Gempel, who became Marlowe's legal guardian while the writer was apparently unable to handle his own affairs because of amnesia, wondered at times if Marlowe's loss of memory was authentic. In Gempel's mind, Marlowe's amnesia didn't always appear to be consistent: he remembered some things—such as cities he'd visited in the past—and not others. Marlowe had been under financial pressure at the time of the incident. His writing income at the time was tiny, and he had taken out several loans. And he apparently had done extensive research on amnesia for the novel Never Live Twice, in which the main character, Jackrabbit Smith, suffers from the condition. Other friends, family members and acquaintances of Marlowe, however, are convinced the amnesia was real. In fact, his nephew, Don Marlowe, remembers the writer visiting family members in the Washington , D.C. , area and going through photo albums in an effort to recapture memories from the past. And letters Marlowe wrote long after the incident confirm he was still struggling with memory loss.

Once Marlowe left the Detroit hospital, he did take a non-writing job: as a bookkeeper for an office design and supply firm in Detroit. By this time Al Nussbaum was out of prison on parole, living in Los Angeles and making his living as a writer for mystery magazines and television. He invited Marlowe to come and live with him there, and Marlowe did so. In March 1978, Nussbaum came to Harbor Beach with Marlowe. They packed up Marlowe's belongings and hit the road.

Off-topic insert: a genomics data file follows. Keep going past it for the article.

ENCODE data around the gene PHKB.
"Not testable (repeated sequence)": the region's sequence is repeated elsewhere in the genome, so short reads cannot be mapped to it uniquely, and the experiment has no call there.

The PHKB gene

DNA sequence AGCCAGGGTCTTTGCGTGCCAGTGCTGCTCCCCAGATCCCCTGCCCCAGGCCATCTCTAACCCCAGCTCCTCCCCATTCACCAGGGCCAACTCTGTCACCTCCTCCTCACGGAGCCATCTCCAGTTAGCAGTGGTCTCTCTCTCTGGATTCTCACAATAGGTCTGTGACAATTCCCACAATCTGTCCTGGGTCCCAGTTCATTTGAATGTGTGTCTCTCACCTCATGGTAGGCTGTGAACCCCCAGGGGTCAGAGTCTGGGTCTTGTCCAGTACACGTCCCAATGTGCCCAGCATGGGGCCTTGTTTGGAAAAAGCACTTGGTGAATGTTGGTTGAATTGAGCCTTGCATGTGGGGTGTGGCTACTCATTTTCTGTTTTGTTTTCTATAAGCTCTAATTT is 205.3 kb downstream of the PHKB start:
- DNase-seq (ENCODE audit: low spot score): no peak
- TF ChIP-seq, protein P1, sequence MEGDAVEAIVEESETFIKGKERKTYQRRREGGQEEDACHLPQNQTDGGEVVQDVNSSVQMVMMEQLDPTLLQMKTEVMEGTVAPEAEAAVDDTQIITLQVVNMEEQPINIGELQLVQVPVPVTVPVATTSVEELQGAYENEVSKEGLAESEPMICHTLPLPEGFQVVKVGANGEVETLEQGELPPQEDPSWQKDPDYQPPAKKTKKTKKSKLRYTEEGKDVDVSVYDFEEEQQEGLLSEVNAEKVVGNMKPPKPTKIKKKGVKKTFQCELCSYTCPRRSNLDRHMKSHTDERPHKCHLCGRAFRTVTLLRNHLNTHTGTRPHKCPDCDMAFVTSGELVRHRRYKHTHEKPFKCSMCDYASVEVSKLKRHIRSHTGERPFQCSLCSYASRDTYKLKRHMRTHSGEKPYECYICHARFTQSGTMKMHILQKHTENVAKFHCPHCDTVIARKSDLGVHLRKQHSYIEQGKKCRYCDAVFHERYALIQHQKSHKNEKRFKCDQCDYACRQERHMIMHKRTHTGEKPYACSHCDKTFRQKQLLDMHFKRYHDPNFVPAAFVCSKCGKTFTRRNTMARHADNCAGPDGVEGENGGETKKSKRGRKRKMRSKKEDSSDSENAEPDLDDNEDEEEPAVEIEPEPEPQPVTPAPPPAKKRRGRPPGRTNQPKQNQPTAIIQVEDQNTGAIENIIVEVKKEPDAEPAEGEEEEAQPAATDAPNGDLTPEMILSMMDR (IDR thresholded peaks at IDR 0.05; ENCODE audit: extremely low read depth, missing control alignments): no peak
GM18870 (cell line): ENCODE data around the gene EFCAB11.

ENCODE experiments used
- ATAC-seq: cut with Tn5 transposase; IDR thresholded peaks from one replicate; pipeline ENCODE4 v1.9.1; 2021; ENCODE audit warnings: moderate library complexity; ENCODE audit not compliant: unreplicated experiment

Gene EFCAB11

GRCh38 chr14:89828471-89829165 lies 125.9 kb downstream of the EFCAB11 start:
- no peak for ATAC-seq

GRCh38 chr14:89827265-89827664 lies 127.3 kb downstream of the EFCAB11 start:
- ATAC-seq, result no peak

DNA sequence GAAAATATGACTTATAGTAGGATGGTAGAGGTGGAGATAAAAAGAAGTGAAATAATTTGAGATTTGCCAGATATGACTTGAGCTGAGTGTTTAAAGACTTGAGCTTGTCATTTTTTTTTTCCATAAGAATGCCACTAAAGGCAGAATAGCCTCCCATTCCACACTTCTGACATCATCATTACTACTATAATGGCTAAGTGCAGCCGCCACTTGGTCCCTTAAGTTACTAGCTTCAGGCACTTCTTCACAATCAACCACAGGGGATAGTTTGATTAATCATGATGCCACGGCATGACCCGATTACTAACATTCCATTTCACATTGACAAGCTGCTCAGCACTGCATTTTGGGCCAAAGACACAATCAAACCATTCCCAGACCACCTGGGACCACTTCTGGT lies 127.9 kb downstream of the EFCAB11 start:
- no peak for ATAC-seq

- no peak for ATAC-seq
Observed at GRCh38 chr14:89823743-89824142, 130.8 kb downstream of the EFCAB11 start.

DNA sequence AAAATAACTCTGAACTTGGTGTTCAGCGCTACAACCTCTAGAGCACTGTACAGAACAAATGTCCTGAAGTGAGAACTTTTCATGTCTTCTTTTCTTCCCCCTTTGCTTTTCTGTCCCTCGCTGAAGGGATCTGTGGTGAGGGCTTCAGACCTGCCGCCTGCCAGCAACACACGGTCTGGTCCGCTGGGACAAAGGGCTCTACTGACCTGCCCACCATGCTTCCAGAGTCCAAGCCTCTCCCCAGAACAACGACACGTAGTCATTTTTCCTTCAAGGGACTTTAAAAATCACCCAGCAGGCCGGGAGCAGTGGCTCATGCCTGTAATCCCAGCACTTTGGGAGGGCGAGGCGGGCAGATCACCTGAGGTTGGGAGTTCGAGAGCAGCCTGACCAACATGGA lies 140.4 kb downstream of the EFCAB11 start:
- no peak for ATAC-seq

In Los Angeles , Marlowe and Nussbaum at first got along well, collaborating on stories, attending movies together, helping each other out. Marlowe continued to try to recapture his memories and his writing ability, and did so, to some degree. He wrote a number of very short novels, many sports-oriented, meant for an audience of young people or of adults trying to learn to read. And he completed one more novel, a 1982 generic action-adventure called Guerilla Games, written under the name Gar Wilson as part of the Phoenix Force series published by Gold Eagle. Also in 1982, Marlowe moved to his own apartment, dissolving the living arrangement with Nussbaum, who eventually moved out of LA and back to upstate New York . It may have been too difficult for Marlowe, who was basically a reserved person, to continue to live with the feisty, opinionated Nussbaum. So said Los Angeles resident Bob Ragan, who met Marlowe in the early 1980s when Ragan was managing Scene of the Crime bookstore in the Los Angeles area and later became executor of Marlowe's estate. According to Ragan, Marlowe was living alone in a small apartment in Tarzana when he died of heart failure in August 1986. Based on arrangements he'd made before his death, his body was transported back to the East Coast, and he was buried in Stratford, Conn., next to his wife.